Public Complaints Against the Police: A View from Complainants

Description

105 pages
Contains Bibliography
$12.00
ISBN 0-919584-77-2
DDC 363.2'09713'541

Year

1994

Contributor

Reviewed by Steven R. Hewitt

Steven R. Hewitt teaches history at the University of Saskatchewan.

Review

In the past two decades, demands for greater police accountability have
grown in the United Kingdom, the United States, and Canada. Such images
as the videotape of Los Angeles police officers using Rodney King as a
punching bag have fueled the forces of change. But what is the best
method for making the police accountable? One model for dealing with
complaints against the police has been Metropolitan Toronto’s Office
of Police Complaints Commissioner. This book explores the success of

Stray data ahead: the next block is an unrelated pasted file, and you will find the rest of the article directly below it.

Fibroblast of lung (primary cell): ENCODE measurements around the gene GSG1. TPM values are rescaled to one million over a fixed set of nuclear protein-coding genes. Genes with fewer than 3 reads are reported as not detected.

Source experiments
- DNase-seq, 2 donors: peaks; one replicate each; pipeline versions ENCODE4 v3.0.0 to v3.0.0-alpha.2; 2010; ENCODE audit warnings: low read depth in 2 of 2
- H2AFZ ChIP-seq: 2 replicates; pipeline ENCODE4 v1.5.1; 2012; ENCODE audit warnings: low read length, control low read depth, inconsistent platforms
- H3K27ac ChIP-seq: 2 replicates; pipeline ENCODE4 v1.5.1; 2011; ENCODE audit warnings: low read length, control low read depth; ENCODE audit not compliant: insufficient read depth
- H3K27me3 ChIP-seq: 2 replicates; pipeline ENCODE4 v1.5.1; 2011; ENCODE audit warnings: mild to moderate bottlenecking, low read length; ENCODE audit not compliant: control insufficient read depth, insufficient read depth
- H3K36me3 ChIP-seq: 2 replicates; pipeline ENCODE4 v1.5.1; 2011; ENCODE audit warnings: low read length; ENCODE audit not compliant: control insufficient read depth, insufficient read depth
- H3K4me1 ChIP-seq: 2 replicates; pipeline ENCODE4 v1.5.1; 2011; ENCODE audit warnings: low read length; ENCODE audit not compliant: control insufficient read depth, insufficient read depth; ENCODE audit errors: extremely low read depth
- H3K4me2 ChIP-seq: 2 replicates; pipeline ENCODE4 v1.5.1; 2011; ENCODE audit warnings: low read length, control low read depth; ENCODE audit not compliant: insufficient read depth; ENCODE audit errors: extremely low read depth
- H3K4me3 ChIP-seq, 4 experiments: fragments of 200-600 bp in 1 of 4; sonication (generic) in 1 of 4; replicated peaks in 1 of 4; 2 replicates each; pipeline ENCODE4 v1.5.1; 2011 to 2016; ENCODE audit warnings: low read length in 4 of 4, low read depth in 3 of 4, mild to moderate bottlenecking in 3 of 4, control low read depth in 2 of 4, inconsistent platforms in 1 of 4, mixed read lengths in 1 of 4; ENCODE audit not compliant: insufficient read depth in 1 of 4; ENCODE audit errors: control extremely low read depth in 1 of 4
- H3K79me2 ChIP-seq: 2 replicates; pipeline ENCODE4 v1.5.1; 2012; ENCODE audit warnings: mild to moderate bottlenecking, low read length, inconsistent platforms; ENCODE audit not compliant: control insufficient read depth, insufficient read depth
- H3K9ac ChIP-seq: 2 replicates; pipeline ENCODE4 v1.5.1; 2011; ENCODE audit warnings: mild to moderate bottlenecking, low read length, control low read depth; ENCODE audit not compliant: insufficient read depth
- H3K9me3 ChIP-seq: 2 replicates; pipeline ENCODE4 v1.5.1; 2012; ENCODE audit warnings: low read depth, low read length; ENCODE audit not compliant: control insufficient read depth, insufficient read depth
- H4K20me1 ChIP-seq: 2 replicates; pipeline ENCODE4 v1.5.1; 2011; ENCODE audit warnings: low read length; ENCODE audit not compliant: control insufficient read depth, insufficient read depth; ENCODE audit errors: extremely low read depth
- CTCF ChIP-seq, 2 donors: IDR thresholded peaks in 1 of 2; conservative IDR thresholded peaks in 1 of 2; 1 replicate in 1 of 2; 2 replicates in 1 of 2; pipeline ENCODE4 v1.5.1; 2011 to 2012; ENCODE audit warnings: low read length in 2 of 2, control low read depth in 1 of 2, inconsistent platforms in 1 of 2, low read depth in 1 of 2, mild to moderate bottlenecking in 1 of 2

that review body from the perspective of those making the complaints.
Interviews with a number of complainants constitute the most interesting
section of an occasionally tedious book. Ultimately, Landau finds great
dissatisfaction with the process, chiefly with the fact that the review
body is not free of the police force. Despite being too brief, this
study is an important part of a continuing debate.

Citation

Landau, Tammy., “Public Complaints Against the Police: A View from Complainants,” Canadian Book Review Annual Online, accessed May 30, 2024, https://cbra.library.utoronto.ca/items/show/6686.